The Ugly Truth You Need to Know About Goal Setting
In a previous post, I discussed the importance of seeing progress toward your goal, and how important it is to sustain your motivation. That post is predicated on the assumption that you are fully committed to your end goal, and you base your daily actions on it. In this post, I'm going to add onto that idea and discuss how your perception of goal commitment and goal progress can significantly affect your motivation to continue working toward that goal.
When you have a long-term goal, it is often necessary to break it down into milestones that keep you pointed in the right direction. You may also have multiple, complementary efforts that all lead to the end goal. An example of this would be a weight-loss goal, where you would simultaneously need to eat healthy and exercise regularly to give yourself the best chance of success. Whatever the goal, your goal commitment is dependent on the way you frame the actions you take to achieve that goal.
Professors Eyelet Feshbach, PhD of The University of Chicago, Ying Zhang, PhD of the University of Texas at Austin, and Ravi Dhar, PhD of Yale University conducted research on goal commitment that was published in the Journal of Personality and Social Psychology. In their research, they performed multiple studies that measured people's motivation to perform additional work toward an end goal, based on the success or failure of their efforts on an initial sub-goal. Psychologists and academics refer to an end goal as a superordinate goal (i.e. the opposite of a subordinate or sub-goal).
The studies included scenarios where the additional work was either a continuation of the original sub-goal or pursuit of a complementary one. Using our weight-loss goal example, if the original sub-goal was to exercise four times a week, the complementary sub-goal would be dieting, and vice versa.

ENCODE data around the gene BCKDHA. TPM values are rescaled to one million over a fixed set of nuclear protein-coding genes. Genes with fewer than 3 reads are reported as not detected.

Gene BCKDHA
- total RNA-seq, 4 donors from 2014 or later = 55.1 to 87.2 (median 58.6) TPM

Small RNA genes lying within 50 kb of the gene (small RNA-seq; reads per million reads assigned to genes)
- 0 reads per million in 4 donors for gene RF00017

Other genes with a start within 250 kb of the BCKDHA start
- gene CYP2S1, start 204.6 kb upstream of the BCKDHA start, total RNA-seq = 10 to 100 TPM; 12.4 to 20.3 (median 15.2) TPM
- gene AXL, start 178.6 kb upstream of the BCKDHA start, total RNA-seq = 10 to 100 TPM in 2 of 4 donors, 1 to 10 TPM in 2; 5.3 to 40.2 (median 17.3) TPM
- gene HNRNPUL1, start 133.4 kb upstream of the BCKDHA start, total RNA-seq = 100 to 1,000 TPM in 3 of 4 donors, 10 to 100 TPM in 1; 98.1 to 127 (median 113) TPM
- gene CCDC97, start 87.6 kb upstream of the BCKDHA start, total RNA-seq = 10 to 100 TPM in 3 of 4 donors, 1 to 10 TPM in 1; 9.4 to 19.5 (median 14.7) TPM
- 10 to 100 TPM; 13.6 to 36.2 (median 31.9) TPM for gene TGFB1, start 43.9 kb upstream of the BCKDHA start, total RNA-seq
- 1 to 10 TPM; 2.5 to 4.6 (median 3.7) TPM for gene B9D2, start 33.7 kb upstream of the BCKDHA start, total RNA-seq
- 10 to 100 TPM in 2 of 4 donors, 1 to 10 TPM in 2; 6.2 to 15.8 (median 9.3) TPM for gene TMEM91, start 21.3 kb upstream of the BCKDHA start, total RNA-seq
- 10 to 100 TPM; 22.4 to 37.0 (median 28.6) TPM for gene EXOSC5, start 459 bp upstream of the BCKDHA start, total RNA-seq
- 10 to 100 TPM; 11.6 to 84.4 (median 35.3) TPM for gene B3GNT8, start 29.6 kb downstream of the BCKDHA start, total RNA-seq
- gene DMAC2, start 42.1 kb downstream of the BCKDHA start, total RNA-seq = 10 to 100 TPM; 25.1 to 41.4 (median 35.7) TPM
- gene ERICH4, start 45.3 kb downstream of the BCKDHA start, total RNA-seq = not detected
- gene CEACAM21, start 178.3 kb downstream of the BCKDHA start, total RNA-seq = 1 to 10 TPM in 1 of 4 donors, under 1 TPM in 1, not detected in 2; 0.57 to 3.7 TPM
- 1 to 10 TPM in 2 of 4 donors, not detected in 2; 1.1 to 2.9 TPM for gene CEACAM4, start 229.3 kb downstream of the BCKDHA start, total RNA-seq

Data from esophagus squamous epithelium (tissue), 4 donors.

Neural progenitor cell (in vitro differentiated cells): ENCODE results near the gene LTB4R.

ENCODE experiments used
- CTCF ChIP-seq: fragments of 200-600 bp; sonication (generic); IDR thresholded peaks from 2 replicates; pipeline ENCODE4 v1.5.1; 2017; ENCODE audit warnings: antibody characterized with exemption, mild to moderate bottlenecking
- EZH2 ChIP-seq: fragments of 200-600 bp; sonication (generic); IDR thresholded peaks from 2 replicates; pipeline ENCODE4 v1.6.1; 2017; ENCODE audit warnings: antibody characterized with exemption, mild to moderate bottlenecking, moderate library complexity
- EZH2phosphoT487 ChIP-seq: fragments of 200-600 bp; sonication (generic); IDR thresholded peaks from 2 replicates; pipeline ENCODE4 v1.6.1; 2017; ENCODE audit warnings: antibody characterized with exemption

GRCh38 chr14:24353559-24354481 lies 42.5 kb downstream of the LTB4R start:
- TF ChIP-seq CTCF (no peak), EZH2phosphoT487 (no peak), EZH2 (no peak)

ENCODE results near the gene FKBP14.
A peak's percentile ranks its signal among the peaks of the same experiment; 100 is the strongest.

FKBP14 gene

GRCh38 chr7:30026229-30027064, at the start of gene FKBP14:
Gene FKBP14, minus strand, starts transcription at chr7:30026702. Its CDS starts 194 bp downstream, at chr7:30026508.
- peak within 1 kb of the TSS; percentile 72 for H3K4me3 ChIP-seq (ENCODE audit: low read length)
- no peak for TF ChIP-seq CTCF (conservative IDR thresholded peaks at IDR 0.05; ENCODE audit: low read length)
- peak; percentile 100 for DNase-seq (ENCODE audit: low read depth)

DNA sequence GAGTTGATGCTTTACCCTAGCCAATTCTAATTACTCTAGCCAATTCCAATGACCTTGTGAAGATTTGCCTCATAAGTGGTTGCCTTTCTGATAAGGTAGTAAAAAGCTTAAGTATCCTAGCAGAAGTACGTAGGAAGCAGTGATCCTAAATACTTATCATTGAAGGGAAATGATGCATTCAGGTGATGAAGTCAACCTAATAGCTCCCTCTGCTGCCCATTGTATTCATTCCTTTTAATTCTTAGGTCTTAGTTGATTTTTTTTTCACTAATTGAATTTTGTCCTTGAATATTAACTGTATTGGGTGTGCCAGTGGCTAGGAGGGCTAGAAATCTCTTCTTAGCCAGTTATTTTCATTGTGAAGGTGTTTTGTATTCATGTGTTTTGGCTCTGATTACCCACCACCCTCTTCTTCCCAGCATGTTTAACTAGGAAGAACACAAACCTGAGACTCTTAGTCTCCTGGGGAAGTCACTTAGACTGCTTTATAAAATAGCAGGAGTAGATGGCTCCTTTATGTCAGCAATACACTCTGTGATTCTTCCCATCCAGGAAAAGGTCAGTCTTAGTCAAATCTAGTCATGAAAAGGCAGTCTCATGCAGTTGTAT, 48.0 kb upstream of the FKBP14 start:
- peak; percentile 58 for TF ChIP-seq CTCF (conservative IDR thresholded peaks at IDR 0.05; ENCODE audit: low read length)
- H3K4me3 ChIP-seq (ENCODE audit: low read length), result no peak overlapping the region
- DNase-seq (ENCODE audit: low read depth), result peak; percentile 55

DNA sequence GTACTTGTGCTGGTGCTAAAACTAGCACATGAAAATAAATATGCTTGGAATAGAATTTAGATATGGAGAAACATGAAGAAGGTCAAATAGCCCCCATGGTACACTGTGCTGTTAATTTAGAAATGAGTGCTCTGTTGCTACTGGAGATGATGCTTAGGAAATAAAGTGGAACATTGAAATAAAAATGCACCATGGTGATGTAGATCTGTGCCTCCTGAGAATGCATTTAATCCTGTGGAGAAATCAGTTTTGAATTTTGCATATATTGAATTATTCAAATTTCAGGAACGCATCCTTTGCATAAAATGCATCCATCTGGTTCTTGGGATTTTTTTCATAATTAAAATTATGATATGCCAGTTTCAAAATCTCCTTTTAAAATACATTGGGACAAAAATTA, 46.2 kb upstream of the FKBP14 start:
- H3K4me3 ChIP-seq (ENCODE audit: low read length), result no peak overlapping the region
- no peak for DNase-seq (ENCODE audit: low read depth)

Which path will you choose?
After success (or failure) on an initial sub-goal, your brain interprets that outcome as a sign of either your commitment to the end goal, or progress toward that goal. And how you interpret success or failure on a sub-goal is affected by where you focus your attention (i.e. the sub-goal or the superordinate goal). These goal commitment and progress mindsets are the two fundamental states that drive the different effects on motivation.
Before I go on, I should clarify that everything in this discussion is predicated on the idea that your level of motivation fluctuates according to the way your brain interprets the outcome of your efforts. When you are truly committed to something, motivation is not an issue. In those situations, you will not stop, regardless of any obstacles you may encounter. But in reality, there are very few things in life that most people are actually committed to, which is why so many “commitments” get broken (whether to ourselves or others).
When goal commitment is bad
What the researchers discovered is that, unless you perceive all of your sub-goals as supporting your commitment to a superordinate goal, sub-goals are "substitutable". In this context, substitutable means that when you have success on any sub-goal, your subconscious mind considers work on any other sub-goal (or even more work on the same sub-goal) unnecessary.